LINCOLN - The Rice Ridge fire has burned east of Seeley Lake for almost six weeks and covers more than 120,000 acres, sending smoke across western Montana.
Now, officials in Lewis and Clark County are concerned about the possibility that the fire could spread rapidly towards Lincoln.
Lewis and Clark County Sheriff Leo Dutton led a meeting at the Lincoln Fire Hall Friday morning.
County Commissioner Susan Good Geise, chiefs from a number of local fire departments, and representatives from groups such as the U.S. Forest Service and the Red Cross were all on hand.
Dutton said the meeting was the first step in planning the response if one of the major wildfires in the area starts to grow dramatically.
“One of our concerns is that the Rice Ridge fire will burn into the Park Creek Fire,” he said. “We need to be ready; we need the citizens to be ready.”
Authorities estimate the blaze is still around six miles away from the Park Creek Fire but smoky conditions have made it difficult to determine how far the fire has spread.
If it burns too far south, they believe prevailing winds could drive it toward some subdivisions outside of Lincoln.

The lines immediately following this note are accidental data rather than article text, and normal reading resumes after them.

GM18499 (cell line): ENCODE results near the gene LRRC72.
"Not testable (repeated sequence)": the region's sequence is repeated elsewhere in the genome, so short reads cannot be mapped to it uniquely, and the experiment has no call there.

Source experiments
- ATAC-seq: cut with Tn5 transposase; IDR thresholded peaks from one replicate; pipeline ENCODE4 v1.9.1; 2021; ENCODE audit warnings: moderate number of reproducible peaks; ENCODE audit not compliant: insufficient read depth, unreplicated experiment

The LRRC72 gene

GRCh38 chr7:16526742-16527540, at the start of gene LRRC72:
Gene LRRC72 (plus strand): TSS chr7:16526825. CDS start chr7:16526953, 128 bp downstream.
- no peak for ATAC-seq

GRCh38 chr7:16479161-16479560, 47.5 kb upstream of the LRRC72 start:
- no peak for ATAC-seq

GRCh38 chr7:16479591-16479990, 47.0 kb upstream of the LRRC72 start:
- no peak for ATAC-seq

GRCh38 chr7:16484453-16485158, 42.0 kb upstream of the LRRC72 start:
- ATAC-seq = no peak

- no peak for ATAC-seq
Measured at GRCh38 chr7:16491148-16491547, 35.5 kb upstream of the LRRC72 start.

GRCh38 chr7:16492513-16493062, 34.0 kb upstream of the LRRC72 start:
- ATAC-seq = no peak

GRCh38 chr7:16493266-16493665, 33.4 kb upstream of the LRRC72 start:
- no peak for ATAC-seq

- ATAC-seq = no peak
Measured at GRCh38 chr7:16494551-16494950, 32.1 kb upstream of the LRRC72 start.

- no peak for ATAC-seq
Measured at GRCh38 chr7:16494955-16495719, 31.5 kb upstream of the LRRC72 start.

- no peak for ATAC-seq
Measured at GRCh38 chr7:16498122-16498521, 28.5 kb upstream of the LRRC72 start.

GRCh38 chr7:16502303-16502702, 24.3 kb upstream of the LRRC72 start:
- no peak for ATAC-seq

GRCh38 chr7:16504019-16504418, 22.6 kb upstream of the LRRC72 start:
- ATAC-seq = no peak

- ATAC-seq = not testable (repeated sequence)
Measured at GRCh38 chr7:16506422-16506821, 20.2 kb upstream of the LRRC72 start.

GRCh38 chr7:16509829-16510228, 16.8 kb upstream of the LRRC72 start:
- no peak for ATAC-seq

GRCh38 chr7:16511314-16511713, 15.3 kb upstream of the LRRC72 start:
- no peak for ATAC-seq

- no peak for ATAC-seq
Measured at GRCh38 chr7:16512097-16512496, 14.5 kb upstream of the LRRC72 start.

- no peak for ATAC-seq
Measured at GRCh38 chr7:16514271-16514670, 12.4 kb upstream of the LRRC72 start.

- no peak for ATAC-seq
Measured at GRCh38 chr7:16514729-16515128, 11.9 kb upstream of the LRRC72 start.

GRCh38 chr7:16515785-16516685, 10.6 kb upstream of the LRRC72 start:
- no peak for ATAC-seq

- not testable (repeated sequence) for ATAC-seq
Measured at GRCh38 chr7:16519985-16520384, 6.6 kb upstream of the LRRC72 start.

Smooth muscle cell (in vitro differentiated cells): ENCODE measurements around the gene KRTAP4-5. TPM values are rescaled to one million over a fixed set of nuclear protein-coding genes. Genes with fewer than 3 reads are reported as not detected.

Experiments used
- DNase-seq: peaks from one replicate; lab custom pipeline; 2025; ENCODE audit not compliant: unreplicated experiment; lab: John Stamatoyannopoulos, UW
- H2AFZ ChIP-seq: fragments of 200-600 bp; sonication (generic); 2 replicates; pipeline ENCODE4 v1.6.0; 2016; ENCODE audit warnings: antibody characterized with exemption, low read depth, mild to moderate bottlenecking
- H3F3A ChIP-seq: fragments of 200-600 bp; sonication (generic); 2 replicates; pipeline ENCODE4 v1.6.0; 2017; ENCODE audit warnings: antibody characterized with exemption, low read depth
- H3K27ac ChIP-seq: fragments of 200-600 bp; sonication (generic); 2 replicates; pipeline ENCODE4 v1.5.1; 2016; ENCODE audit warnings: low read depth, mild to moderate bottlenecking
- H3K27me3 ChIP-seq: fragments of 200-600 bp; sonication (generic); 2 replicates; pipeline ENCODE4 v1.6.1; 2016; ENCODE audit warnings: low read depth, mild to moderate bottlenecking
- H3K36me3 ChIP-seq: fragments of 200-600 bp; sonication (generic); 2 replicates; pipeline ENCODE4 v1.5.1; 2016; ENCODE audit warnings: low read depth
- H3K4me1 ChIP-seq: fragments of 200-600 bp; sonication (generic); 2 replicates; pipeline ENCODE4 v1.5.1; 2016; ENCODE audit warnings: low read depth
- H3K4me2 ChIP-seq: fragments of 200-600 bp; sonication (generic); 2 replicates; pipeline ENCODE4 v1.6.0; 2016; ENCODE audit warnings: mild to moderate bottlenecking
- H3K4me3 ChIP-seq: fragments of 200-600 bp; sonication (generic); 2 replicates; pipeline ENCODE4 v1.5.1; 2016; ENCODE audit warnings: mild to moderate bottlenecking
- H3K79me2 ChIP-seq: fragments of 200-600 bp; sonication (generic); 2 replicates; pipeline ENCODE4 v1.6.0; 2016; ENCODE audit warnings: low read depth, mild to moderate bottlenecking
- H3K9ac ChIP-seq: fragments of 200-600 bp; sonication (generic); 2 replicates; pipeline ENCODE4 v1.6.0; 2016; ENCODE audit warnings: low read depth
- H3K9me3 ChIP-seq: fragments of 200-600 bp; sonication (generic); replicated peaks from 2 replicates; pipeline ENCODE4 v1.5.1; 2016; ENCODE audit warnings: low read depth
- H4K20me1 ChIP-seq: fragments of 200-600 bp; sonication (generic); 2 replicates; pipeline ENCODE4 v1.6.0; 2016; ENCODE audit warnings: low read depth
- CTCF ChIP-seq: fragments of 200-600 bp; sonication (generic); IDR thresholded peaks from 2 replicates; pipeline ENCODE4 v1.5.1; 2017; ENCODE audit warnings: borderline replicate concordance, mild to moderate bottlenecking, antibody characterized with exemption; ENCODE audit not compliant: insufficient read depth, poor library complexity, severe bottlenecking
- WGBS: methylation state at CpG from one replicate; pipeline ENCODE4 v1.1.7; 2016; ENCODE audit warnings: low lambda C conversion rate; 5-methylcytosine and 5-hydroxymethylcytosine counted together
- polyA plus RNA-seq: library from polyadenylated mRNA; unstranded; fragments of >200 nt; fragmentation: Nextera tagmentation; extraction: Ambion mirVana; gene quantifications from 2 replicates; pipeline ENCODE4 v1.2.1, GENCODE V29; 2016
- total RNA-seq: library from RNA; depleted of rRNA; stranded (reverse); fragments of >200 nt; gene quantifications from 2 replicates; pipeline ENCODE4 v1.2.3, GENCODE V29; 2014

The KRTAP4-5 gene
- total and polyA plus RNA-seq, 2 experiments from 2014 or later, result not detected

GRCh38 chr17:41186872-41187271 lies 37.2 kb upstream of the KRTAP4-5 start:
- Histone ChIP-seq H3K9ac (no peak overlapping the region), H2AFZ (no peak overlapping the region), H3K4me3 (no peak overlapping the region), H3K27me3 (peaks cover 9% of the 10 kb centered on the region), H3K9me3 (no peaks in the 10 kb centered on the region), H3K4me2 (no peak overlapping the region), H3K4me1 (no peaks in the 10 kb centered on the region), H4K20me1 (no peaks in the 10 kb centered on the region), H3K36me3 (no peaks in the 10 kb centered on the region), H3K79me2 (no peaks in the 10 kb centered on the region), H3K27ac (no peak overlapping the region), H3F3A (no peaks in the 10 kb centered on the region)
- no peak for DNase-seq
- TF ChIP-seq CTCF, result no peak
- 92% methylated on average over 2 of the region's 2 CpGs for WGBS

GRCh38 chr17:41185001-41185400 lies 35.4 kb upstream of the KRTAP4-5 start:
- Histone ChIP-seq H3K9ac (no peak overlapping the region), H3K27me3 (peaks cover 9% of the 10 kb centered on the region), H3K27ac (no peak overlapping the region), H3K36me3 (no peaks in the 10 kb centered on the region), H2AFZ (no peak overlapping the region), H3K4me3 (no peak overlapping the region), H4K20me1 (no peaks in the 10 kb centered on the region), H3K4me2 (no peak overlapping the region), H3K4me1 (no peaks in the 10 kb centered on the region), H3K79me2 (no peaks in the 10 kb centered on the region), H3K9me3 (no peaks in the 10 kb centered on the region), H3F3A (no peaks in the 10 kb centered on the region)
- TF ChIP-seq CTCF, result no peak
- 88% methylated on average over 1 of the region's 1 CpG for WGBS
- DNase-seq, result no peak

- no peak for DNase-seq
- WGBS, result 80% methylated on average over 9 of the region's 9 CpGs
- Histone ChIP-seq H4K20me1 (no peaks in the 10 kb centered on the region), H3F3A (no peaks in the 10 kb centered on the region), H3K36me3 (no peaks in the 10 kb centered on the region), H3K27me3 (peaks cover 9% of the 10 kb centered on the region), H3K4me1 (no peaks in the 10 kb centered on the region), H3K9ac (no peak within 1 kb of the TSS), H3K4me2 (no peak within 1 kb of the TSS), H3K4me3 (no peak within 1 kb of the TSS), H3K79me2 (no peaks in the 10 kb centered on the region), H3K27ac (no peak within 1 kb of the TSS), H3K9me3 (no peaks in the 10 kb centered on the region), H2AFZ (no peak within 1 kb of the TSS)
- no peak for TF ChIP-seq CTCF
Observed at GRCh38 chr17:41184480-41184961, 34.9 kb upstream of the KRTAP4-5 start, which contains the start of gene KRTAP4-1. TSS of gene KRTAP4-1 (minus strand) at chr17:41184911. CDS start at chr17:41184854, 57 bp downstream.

The crews managing each of the fires have designated a set of key points, known as management action points.
If the fire reaches some of those points, county leaders will start planning to issue pre-evacuation warnings – and possibly evacuation orders after that.
“We’ve taken into consideration the energy release components of big fuels that will burn for a long time, the wind speed, how fast it could possibly travel,” Dutton said. “We’re trying to give people approximately two hours to be ready.”
While leaders are especially concerned about the Rice Ridge fire, they’re also making plans in case the Alice Creek fire approaches Lincoln from the east or burns toward Montana Highway 200.
Forecasters expect lightning and erratic winds through the weekend, which could also mean new fires will start.
“Mother Nature happens to be in charge right now and we’re just reacting to it, and that’s what’s going to happen,” Bob Drake, chief of the Tri-Lakes Volunteer Fire Department, said.
Leaders said it’s important for them to have a detailed plan in case the worst should happen but they also want to reassure people living in the Lincoln community.
“The people who are assembled here are planning for the worst but hoping for the best,” Geise said. “Nobody should be panicked but everyone should be vigilant.”
Officials said if evacuations are required, they will use a targeted emergency notification system. They recommend that everyone who primarily uses a cell phone or VoIP system sign up to receive those notifications.
You can register for the alerts at the county website. Landline phones in Lewis and Clark County are automatically set up to receive emergency notifications.